|Publication number||US4259607 A|
|Application number||US 05/916,619|
|Publication date||Mar 31, 1981|
|Filing date||Jun 19, 1978|
|Priority date||Jun 24, 1977|
|Also published as||DE2827654A1|
|Publication number||05916619, 916619, US 4259607 A, US 4259607A, US-A-4259607, US4259607 A, US4259607A|
|Inventors||Kazuo Noguchi, Makoto Wakasugi, Fumio Kohyama|
|Original Assignee||Citizen Watch Co., Ltd.|
|Export Citation||BiBTeX, EndNote, RefMan|
|Patent Citations (6), Non-Patent Citations (1), Referenced by (33), Classifications (4)|
|External Links: USPTO, USPTO Assignment, Espacenet|
This invention relates to tuning fork-type quartz crystal vibrators and, more particularly, to an electrode film structure for these vibrators.
Conventional tuning fork-type quartz crystal vibrators have a tuning fork-shaped quartz crystal formed with thin films of chrome and gold. The quartz crystal vibrators of this type are quite expensive to manufacture and provides a complicated electrode formation procedure due to its inherent structure at a foot portion of the tuning fork-shaped quartz crystal as will be subsequently described in detail.
It is, therefore, an object of the present invention to provide an improved tuning fork-type quartz crystal vibrator which can overcome the shortcomings encountered in prior art.
It is another object of the present invention to provide an improved tuning fork-type quartz crystal vibrator which is easy to manufacture.
It is another object of the present invention to provide an improved tuning fork-type quartz crystal vibrator which is low in manufacturing cost.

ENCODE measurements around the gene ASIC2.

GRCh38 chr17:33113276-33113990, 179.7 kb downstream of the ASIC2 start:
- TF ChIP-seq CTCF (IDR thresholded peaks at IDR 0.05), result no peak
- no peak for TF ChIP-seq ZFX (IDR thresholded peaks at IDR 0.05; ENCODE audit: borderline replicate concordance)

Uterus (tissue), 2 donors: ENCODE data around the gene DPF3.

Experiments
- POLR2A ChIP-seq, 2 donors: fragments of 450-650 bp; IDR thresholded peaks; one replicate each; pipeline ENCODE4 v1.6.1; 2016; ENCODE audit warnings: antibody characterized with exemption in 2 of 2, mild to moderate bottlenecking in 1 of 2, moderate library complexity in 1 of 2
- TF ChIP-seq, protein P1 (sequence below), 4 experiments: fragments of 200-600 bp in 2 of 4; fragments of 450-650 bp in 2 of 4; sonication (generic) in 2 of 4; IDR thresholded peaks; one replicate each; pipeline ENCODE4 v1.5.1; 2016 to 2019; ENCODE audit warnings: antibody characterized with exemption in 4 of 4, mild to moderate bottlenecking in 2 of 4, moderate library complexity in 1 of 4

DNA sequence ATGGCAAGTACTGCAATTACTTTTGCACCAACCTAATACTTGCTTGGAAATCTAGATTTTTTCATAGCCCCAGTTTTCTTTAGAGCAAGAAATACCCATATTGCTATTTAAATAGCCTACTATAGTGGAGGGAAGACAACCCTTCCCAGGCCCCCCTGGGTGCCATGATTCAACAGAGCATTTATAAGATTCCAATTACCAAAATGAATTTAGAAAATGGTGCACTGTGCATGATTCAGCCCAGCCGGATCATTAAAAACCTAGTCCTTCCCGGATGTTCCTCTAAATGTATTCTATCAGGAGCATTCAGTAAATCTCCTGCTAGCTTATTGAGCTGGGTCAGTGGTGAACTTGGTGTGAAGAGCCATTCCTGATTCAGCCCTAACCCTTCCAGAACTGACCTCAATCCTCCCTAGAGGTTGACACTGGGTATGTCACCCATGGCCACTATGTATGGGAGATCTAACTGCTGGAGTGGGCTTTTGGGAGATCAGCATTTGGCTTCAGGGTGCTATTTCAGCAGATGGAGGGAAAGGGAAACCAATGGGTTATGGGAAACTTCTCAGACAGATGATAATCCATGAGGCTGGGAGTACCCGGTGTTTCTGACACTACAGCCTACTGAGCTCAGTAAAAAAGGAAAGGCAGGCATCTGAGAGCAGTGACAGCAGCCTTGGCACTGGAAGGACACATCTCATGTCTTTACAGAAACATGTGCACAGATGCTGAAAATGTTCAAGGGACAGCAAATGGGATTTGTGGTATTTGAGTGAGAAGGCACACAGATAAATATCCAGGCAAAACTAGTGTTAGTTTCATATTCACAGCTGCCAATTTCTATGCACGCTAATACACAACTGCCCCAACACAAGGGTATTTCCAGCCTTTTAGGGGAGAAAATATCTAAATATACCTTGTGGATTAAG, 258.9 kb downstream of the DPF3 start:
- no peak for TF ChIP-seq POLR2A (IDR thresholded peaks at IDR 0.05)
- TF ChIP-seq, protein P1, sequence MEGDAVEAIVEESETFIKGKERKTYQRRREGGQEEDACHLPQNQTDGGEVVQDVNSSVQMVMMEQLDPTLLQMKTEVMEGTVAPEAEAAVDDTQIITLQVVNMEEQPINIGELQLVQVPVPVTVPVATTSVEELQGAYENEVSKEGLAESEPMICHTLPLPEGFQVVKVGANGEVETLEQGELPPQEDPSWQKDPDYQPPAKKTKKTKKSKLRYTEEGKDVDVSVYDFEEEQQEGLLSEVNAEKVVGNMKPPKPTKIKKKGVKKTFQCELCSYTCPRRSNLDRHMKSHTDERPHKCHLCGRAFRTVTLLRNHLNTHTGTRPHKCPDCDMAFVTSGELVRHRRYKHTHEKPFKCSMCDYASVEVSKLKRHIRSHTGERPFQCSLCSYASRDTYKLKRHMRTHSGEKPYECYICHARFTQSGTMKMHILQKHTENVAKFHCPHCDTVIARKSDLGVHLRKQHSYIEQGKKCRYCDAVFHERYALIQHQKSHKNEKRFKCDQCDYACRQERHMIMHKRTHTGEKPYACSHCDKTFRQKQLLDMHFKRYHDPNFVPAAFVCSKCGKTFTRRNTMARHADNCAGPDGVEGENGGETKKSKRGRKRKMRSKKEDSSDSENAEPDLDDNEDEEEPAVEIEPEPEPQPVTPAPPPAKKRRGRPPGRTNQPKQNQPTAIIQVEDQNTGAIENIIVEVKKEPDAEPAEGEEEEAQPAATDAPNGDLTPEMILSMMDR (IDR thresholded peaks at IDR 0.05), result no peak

These and other objects, features and advantages of the present invention will become more apparent from the following description when taken in conjunction with the accompanying drawings, in which:
FIG. 1 is a cross-sectional view of a tuning fork-type quartz crystal vibrator having an electrode film structure in accordance with the prior art; and
FIGS. 2 and 3 are cross-sectional views of two different embodiments of a tuning fork-type quartz crystal vibrator having an electrode structure in accordance with the present invention.
Referring to FIG. 1, there is shown a prior art tuning fork-type quartz crystal vibrator. Owing to such factors as adhesion to a quartz crystal surface, aging characteristics, CI value and the constants of an equivalent circuit, electrode films for tuning fork-type quartz crystal vibrators have heretofore been formed according to the art by depositing a thin chrome film 12 onto the surface of a tuning fork-shaped quartz crystal 11 by vapor deposition or sputtering, and then forming a thin film 13 of gold on the surface of the chrome layer 12 by means of vapor deposition, sputtering or the like. Since the electrode formed at the point of support of the quartz crystal 11 must be connected to a lead terminal 15 by means of solder 14 or the like, it was necessary to form, by means of vapor deposition or sputtering or a similar technique, a thin film 10 made of a material which would not fuse with the solder but which exhibited good wettability with respect thereto.
A major defect with regard to a tuning fork-shaped quartz crystal having an electrode structure of the type described was the high cost of the metal used to fabricate the electrodes. When silver was adopted as the electrode material instead of the more expensive gold, the poor adhesion between the silver and chrome led to peeling, so that the mere substitution of silver for gold as the electrode material was not possible.
Another defect of the structure mentioned above was the fact that it was necessary to exchange the mask used for vapor deposition at the regions defined by thin films 12, 13 and the region defined by thin film 10. This fact complicated the electrode formation procedure and was an obstacle to cost reduction.